Table 61. THD Limits from IEC 6100032 and 6100034
Wattage

THD Limit (%)

< 600

90

1000 – 1500

60

> 3500

26

Fig. 2 show the same information contained in this table, but also shows the linear decline between intervals (i.e., between 600 W & 1000 W, and between 1500 W & 3500 W).
Figure 63. IEC Harmonic Limits as a Function of Wattage
By comparison with the limits suggested by IEEE 519, the IEC limits permit higher levels of harmonic distortion.

At this point, we can either develop our own limits or we can adopt limits of others, like the IEC. We are fortunate in that a number of studies in the U.S. that have already been undertaken. The reports on these efforts cover the spectrum of low power devices like compact fluorescent lamps [Pileggi & Emanuel], larger loads like variable speed heat pumps and central air conditioning [Grady] and large electrical loads like battery chargers for electric vehicles [Grady]. These studies determine how much of a given nonlinear load a distribution system can tolerate before one exceeds 5% voltage THD. This is probably a more meaningful starting point since these studies involve system models conforming to the distribution systems found in the U.S. and the harmonic spectrum of modern singlephase converters.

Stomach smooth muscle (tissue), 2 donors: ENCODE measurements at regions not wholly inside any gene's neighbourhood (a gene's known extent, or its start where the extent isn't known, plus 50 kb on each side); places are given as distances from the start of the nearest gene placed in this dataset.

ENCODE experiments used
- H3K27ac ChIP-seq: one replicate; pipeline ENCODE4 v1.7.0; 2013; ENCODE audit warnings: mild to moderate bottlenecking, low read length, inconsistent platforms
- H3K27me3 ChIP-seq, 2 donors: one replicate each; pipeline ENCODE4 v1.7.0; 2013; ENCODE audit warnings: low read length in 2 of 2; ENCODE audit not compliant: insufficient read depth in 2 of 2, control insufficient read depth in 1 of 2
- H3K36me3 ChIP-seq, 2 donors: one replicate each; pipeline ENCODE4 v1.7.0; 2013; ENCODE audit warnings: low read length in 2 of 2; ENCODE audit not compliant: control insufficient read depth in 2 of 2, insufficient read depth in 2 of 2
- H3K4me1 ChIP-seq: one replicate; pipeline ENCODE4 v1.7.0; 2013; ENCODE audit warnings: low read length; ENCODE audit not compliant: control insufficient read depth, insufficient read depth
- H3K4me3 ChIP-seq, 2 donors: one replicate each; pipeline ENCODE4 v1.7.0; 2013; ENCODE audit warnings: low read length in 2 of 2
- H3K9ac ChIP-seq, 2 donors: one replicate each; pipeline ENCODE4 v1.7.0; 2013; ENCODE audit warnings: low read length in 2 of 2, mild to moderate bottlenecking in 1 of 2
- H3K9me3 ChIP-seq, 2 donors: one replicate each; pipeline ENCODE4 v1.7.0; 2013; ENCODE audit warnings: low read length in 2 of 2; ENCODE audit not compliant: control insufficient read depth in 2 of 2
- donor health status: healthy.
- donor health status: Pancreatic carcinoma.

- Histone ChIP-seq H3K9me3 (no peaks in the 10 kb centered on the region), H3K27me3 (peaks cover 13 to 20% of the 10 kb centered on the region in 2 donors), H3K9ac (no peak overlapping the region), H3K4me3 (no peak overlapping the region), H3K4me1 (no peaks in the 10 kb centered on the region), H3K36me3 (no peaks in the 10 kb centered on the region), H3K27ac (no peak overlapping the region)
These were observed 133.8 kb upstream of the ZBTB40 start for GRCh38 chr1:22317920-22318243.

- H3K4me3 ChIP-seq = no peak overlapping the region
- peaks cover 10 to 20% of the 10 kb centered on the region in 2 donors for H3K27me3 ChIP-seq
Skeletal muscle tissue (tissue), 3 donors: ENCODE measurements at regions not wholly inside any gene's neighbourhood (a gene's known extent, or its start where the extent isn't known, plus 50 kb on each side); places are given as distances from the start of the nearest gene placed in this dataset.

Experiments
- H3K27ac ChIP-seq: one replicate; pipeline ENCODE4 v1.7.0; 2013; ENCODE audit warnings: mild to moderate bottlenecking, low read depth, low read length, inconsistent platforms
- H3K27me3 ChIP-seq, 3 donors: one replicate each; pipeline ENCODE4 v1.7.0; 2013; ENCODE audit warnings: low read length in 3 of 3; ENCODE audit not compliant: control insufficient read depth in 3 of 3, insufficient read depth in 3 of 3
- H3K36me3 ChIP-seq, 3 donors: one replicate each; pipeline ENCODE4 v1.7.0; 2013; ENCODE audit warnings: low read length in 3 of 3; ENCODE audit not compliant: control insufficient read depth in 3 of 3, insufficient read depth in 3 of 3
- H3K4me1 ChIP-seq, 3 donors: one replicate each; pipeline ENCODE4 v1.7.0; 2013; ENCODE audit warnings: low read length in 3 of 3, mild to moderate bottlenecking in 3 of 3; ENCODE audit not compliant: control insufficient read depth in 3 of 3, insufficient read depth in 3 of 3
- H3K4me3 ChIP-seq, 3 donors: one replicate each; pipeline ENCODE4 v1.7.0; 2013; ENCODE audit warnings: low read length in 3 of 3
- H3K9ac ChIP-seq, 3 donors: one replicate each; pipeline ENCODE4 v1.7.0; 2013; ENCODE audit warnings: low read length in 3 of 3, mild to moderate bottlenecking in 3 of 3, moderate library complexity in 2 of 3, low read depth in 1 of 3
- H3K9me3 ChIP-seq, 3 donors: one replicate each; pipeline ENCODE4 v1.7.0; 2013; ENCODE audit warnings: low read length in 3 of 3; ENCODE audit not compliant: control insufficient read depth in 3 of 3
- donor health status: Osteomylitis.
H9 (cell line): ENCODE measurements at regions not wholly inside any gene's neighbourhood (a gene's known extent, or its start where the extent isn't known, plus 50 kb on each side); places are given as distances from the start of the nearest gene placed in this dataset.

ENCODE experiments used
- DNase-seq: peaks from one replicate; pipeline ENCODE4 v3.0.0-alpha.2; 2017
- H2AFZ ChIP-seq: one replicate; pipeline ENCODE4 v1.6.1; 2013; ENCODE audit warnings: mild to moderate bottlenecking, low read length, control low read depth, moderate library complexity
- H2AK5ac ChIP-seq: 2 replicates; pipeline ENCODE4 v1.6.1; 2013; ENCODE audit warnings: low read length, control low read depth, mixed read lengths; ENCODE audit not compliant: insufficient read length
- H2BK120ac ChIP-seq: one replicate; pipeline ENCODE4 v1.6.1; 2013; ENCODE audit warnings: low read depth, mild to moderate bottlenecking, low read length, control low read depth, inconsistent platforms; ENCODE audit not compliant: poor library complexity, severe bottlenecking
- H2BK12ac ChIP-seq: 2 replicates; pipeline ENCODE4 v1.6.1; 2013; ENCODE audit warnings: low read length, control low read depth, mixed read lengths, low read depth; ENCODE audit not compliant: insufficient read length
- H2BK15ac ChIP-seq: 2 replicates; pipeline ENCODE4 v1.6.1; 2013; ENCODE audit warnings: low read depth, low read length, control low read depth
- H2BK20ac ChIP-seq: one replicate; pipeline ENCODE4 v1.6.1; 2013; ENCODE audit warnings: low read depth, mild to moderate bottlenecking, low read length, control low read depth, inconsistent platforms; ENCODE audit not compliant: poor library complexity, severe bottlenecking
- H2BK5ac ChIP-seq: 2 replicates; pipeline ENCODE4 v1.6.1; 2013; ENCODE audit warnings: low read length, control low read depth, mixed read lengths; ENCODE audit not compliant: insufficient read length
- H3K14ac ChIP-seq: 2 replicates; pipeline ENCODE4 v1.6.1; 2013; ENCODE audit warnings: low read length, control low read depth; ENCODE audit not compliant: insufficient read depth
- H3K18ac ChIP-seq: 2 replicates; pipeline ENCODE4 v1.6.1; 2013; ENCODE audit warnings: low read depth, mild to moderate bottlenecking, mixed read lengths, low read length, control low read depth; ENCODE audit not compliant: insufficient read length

The other option is to adopt the proposed IEC limits (i.e., 6100032 and 6100034). If the distribution systems were similar enough around the world, and if the use of such a standard was validated by field experience, this would make sense. However, there are two basic distribution systems found around the world and the two are different enough – in terms of harmonic implications.
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